Sunday, August 23, 2009

My Maharajah's Palace-2 Tables & A Pot

The making of these items were 1st featured on Day 90-91 of My Maharajah's Palace:

I made my 1st Indian Side Table for Ranjit Singh, the carpet merchant who eventually occupied the tent that I built.

This "rosewood" version was built using the same method . Instead of merely 4 panels for the I had used the top part of the fretwork wood which although filmsier, had more intricate designs. To compensate, I used 3 pieces for each panel. The carved table top is one of a pair of ear-rings bought for a few cents.

The rosewood side table (1 1/2" high, 1 1/2" wide tabletop) is more beautiful, sturdier and better in many ways. As such, it is to be put to a more important use as well.

It will grace Ganesh and Rosanna's gold plated "tableware" given to me with her set of pillow and bolster. Using the gold pieces, I crafted bowls (ranging from 1/4"- 1") for offerings to Ganesh. These bowls and cups hold a huge rose, a macaron made by Rosanna and a "sandalwood" incense (made from a cone like pot pourri).

The basket below (2 1/2" high and width for base) was made using a broken pottery and ribbons together with resin roses.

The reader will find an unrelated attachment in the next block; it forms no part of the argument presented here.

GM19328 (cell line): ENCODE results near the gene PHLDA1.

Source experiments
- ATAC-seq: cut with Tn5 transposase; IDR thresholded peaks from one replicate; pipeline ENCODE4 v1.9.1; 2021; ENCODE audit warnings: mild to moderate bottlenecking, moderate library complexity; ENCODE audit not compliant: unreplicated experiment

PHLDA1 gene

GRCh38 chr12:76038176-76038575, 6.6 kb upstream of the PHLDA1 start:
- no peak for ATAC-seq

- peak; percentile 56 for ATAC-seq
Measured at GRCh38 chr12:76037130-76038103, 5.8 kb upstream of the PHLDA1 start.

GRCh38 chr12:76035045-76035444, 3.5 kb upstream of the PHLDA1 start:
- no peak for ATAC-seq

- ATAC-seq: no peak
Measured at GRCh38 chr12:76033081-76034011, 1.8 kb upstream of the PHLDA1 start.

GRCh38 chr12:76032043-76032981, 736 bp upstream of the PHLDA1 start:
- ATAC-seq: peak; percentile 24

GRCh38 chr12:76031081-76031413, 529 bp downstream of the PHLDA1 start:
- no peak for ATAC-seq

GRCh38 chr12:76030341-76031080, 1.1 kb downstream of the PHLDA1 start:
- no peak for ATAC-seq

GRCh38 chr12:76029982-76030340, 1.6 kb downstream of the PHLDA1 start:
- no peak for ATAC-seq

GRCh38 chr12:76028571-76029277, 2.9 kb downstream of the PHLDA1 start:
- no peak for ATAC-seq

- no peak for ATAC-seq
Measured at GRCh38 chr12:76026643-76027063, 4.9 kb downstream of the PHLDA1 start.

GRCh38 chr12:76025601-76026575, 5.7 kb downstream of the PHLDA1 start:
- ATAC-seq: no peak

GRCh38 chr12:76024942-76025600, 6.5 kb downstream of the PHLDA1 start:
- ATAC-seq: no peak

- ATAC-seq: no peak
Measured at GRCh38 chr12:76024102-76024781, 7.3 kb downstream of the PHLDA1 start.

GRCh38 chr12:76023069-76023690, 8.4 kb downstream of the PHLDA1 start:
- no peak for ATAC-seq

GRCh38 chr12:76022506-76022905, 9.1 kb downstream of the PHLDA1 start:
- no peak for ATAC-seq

I glue the S$2 ribbons and resin roses onto the pot for a "over the top" look. This is because it will be used in a setting that is a la Moulin Rouge.

This pot is made to hold the Royal Fan because it could not stand without falling in a windy room (when I turn on the ceiling fan). The pot will be placed against on a pillar with the Royal Fan leaning onto the pillar.

Using the same method for carpet chairs, I made the following table.

The blue and gold damask ribbon used for the top was bought in India. The lace for the side is S$2 dyed "antique gold". Oriental beads with butterfly, grapes and flower relief were used for the legs. The table tops were bigger pieces of the wooden base for the dolls.

I built 2 tables, one higher (2 wooden base instead of 1, 5" length, 2 7/8" wide, 1 7/8" tall) than the other by a slab. Now at 1st glance, these tables look fairly ordinary. In fact, the print on the damask may be regarded by some purists as too big. The beauty of this piece is not however, in its form but functions .

Display Table

Coffee Table


(where you can keep unsightly things underneath the table)


Chaise Lounge

This table has been named "A 6 in 1".

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